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Just War Theory

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Just War Theory Empty Just War Theory

Post  This account is not Jeff. on Wed Jan 30, 2013 6:22 pm



It is a guide for states on how to act in potential conflict situations.

*Note it does not promote war. Rather, it is to prevent war, by saying that there are only a few cases in which war should be waged.
In cases where war is not OK, it encourages states to find alternate solutions.

It originated from classical Greek philisophers, but was added to by Christian theologists (though it can be used by all faiths and none).

"Blessed are the peacemakers" (Matt. 5:9)
"If any one strikes you on the right cheek, turn to him the other also" (Matt. 5:39)
but also:
"Let him who has no sword sell his mantle and buy one" (Luke 22:36)

-Jus ad bellum: When military force is OK
-Jus in bello: How to do war in an ethical manner

*Note that the theory doesn’t say that a “Just War” is good. It says that it is the lesser evil (but still evil), in some permissible cases.


The strict conditions for legitimate defense by military force require rigorous consideration. The gravity of such a decision makes it subject to rigorous conditions of moral legitimacy. At one and the same time:
the damage inflicted by the aggressor on the nation or community of nations must be lasting, grave, and certain;
all other means of putting an end to it must have been shown to be impractical or ineffective;
there must be serious prospects of success;
the use of arms must not produce evils and disorders graver than the evil to be eliminated. The power of modern means of destruction weighs very heavily in evaluating this condition.
These are the traditional elements enumerated in what is called the "just war" doctrine. The evaluation of these conditions for moral legitimacy belongs to the prudential judgment of those who have responsibility for the common good.

*Prospect = possibility.

*Note that for the war to be a “Just War,” all 4 conditions must be met.
*The one who will decide if the 4 conditions are met and wether or not to go to war is the government.

*Note that alternatives to war include (but are not limited to):

-Sanction (ban some trade, remove embassy, etc.)


The Church and human reason both assert the permanent validity of the moral law during armed conflict. The mere fact that war has regrettably broken out does not mean that everything becomes licit between the warring parties (CCC 2312).

*Licit = lawful, legitimate; in this context, it means that “not everything the warring parties do can be considered legitimate / OK.”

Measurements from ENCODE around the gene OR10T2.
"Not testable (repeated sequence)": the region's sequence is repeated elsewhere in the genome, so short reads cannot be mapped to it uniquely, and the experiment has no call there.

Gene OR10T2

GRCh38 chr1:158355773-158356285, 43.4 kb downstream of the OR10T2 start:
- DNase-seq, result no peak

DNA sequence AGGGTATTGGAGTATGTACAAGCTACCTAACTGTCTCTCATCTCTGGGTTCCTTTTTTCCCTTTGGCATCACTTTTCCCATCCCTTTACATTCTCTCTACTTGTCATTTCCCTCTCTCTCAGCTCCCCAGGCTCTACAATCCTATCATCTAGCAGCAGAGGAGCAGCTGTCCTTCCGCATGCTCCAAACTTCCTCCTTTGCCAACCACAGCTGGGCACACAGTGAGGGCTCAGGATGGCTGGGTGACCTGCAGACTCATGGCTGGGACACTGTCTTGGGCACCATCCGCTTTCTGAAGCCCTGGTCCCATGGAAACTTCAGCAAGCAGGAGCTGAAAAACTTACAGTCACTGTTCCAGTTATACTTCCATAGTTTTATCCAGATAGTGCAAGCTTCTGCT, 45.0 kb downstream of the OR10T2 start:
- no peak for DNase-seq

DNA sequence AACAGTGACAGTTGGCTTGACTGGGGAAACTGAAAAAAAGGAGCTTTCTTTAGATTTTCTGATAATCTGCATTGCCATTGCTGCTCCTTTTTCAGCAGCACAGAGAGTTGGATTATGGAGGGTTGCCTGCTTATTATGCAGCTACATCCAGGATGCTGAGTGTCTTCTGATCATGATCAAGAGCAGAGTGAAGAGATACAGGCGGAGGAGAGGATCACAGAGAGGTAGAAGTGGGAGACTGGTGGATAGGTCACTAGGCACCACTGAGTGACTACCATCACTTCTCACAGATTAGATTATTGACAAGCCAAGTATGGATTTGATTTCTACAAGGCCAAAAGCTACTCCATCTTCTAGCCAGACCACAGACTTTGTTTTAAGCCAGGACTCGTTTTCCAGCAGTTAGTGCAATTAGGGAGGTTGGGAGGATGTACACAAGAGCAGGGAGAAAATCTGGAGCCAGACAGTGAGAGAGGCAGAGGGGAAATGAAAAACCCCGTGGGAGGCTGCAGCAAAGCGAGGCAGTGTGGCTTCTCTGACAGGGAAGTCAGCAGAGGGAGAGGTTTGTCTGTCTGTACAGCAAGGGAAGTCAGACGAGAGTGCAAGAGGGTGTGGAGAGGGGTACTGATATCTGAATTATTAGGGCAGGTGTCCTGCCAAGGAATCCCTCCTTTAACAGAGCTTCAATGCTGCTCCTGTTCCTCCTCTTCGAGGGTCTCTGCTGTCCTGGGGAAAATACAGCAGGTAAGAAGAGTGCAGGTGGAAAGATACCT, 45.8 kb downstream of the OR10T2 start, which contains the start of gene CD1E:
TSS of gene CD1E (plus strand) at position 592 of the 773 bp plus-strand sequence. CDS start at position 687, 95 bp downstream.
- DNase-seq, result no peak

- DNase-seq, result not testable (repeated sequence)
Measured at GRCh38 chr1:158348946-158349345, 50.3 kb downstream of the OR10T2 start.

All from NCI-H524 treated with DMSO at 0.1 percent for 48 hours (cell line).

Non-combatants, wounded soldiers, and prisoners must be respected and treated humanely. Actions deliberately contrary to the law of nations and to its universal principles are crimes, as are the orders that command such actions. Blind obedience does not suffice to excuse those who carry them out. Thus the extermination of a people, nation, or ethnic minority must be condemned as a mortal sin. One is morally bound to resist orders that command genocide (CCC 2313).

*Don’t torture or abuse anyone in war (universal).
*The one who commands violations of universal principles, and the ones who obey are guilty of doing these crimes.

They’re not excused if they say “It’s because my boss told me to do it.”

Every act of war directed to the indiscriminate destruction of whole cities or vast areas with their inhabitants is a crime against God and man, which merits firm and unequivocal condemnation. A danger of modern warfare is that it provides the opportunity to those who possess modern scientific weapons -- especially atomic, biological, or chemical weapons -- to commit such crimes (CCC 2314).
*Harming innocents is illegal.

Although harming innocents is bad, it’s impossible for no innocent to be harmed during war.
Actions that might harm innocents may only be carried out if all 3 conditions are met:

1) The action itself must not be inherently evil (e.g. massacring civilians); although it may still do a little evil (as not harming any civilians is impossible).

2) The evil must be a foreseen but UNDESIRED side-effect of an action; it must not be an ends to reach a desired outcome (e.g. you can’t just intentionally nuke a city just scare their government so they’d give up on the war).

[Like when the US bombed Nagasaki and Hiroshima in Japan in WWII]

3) The evil must not outweigh the beneficial effect to your side of the war (e.g. you can’t bomb a soldier on duty if it would kill 800 other people)

This account is not Jeff.

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Join date : 2012-11-20

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